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Cooperative Street Project

Portland has a total of 59 miles of unpaved streets, and the Southwest part of the city has its fair share of them. Here is an example:IMG_1078These unpaved streets are reminiscent of times when there were fewer houses here and life was lived at a slower pace. Home builders and buyers saved money by leaving the streets unimproved, and no one ever got around to paving them. As density and traffic increased over time, so have the problems caused by gravel streets. Even when fresh gravel is applied, these streets quickly become rutted again during our long rainy season.They are dusty in the summer and muddy in the winter. They create barriers for parents pushing strollers and those with mobility issues. The ruts and potholes can increase the response time for emergency vehicles. And the hilly terrain here in the Southwest part of the city makes unpaved roads especially difficult to navigate. This one I saw in the Markham Neighborhood last winter had a quiet, woodsy feel.
IMG_4980But when I turned around and looked in the opposite direction, it looked nearly impassable.IMG_4982Near my house, there is a short street that is not a City-owned street but is privately owned by the seven homeowners with adjacent property, and they are responsible for maintaining it. It dead-ends at a steep slope. Last week I took this picture of the street looking East,IMG_4162and this one looking West:IMG_4168Karin, who lives there, told me this story:

Caryn and Sue folded their arms and said – WE HAVE TO FIX OUR STREET! And Karl and I agreed. We all met at Sue’s house for dinner in June and planned the project. Sue and I worked with each neighbor to gain their agreement and collect the money. Caryn found the contractor and worked with a lawyer to work up a legal agreement that all the neighbors signed. Even the kind neighbors on the corners who have property that abuts the street contributed. City regulations say that all property owners with property abutting a private road are responsible for road maintenance and must also give permission for road repair. So that is what everyone did. (A link to those City regs is here – enjoy the appendices!)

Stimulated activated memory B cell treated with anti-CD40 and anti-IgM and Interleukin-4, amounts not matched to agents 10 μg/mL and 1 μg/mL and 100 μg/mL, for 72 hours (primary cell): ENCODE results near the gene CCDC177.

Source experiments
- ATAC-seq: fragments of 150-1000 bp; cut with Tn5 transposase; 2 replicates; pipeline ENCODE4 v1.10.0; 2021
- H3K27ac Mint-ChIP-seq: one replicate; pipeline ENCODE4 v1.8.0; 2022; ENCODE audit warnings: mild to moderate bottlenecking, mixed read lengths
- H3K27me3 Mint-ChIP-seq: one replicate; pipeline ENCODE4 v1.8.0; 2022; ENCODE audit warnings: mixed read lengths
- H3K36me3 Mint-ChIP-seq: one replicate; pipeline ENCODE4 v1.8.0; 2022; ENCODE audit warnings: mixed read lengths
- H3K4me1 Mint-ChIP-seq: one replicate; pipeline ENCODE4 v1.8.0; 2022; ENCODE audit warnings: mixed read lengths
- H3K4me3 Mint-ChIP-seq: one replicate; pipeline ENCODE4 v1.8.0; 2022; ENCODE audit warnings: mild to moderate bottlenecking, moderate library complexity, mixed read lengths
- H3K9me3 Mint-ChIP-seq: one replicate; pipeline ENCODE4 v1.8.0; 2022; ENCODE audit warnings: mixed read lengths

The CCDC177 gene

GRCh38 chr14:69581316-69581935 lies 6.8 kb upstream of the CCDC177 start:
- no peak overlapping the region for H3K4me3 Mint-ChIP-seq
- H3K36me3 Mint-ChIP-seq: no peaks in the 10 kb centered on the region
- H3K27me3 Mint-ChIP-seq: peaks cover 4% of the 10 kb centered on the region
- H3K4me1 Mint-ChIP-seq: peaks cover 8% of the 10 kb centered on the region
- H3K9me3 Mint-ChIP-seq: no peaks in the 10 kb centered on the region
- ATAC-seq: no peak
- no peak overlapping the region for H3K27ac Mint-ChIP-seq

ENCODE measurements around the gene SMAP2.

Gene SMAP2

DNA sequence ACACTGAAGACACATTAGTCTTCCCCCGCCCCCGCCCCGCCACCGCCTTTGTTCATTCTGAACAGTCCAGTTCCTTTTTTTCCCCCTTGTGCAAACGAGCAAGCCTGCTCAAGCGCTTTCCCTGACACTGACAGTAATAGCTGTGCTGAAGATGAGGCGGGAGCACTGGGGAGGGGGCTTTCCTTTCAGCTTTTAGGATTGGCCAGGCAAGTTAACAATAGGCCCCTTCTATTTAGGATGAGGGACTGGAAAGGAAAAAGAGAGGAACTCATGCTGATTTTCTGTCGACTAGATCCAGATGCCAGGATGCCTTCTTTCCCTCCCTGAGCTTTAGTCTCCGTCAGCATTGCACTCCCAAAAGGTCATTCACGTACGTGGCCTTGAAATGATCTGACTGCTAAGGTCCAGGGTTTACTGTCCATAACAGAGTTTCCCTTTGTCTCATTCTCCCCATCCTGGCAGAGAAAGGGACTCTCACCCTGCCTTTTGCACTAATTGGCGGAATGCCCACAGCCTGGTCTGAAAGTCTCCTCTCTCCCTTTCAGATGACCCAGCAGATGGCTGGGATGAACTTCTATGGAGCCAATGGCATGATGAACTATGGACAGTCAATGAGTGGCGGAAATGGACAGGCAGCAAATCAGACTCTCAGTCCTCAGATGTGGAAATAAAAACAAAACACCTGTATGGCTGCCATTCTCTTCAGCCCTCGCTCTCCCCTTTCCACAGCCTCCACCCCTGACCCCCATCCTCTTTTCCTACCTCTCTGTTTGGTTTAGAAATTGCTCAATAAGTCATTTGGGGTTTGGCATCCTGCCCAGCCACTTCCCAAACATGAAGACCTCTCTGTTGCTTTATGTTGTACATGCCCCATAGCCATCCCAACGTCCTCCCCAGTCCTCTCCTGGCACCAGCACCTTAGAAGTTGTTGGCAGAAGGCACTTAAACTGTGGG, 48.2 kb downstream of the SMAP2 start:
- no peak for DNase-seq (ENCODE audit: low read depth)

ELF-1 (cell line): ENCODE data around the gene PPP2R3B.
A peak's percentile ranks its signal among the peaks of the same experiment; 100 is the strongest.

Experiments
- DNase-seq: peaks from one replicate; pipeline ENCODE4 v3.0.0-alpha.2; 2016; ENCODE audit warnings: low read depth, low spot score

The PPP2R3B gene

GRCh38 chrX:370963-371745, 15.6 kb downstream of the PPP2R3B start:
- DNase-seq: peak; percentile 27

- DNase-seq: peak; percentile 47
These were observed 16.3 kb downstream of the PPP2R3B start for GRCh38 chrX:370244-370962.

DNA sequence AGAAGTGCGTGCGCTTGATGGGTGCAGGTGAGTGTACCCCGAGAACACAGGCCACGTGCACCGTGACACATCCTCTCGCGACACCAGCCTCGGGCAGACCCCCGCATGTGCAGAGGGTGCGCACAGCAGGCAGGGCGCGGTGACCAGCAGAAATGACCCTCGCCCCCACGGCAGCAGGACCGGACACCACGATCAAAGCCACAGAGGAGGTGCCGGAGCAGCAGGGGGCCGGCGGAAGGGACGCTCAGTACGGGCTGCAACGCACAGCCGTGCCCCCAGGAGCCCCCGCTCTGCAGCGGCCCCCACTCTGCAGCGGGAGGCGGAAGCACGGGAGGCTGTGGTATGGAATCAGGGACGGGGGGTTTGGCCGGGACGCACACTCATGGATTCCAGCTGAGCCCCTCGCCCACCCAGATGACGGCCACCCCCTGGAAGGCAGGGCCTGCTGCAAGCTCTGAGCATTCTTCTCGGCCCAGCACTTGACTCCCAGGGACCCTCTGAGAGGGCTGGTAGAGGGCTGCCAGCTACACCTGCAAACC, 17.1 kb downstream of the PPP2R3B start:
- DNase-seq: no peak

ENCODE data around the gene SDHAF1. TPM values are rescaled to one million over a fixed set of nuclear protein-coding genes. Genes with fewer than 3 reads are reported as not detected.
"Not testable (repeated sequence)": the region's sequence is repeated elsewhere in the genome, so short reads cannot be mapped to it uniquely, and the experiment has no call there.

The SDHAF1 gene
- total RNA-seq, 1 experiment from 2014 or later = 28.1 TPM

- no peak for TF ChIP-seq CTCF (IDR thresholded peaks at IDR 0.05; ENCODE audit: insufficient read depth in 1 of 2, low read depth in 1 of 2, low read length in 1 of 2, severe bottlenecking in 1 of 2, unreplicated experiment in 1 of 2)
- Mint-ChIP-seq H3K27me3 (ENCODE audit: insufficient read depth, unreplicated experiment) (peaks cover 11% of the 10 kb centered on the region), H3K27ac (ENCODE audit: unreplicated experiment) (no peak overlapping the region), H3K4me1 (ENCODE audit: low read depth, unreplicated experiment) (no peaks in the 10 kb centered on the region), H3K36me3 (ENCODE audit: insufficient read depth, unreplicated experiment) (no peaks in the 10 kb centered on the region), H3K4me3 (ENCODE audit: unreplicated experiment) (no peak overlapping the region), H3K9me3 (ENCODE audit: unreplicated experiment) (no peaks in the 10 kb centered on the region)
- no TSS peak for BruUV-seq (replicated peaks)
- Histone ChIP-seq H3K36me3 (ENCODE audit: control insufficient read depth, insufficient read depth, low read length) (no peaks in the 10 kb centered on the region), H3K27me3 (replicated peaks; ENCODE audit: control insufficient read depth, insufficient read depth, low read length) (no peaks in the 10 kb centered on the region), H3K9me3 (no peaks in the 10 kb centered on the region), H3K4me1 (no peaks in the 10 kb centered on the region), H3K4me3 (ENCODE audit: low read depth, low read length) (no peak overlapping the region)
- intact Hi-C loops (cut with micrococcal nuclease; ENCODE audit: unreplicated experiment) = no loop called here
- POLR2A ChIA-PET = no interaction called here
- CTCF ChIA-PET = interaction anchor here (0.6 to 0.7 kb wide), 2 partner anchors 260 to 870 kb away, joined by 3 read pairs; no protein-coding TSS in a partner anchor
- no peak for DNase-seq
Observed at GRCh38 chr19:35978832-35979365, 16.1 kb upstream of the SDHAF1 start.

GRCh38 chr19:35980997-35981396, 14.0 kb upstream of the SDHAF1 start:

So last week construction began. Karin sent an email to the large neighborhood watch group here, letting us know that there would be construction machinery and possibly traffic congestion in the area. The people who live along the street could not drive on it during construction, so several other neighbors offered to let them use their driveways and parking strips for a few days.IMG_4157For two days our streets were lined with construction trucks and trailers, and little machines buzzed back and forth in front of my house.IMG_4190IMG_4215IMG_4213Workers removed the old crumbling asphalt.IMG_4193IMG_4216And replaced it with a smooth new surface.IMG_4244Karin told me:

It was a true act of goodness and responsibility on the part of everyone. By the way, Jade Smith Paving was our contractor and we are very happy with their work. Jade stayed in close email contact with us before, during, and after the work was done. The crew led by Rob and Jason worked tirelessly and steadily from early morning until nighttime to get the job done in two days.

I like this story because of the way neighbors worked cooperatively to improve their situation. Any of them could have declined to help fund the project, but everyone contributed. Karin communicated with the larger neighborhood to warn people about what was happening so they could save time by avoiding the construction zone for a couple days. Other neighbors offered their parking spots for those who needed it. Nicely done.

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5 responses to “Cooperative Street Project

  1. Nice to see neighbors working together 🙂

  2. Very well done by all of neighbors who made their street better. Gene Stubbs

  3. Wonderful story, indeed!! And what a beautiful tangible result obtained from working together, pooling resources together and trusting each other enough to get this amazing finished product!

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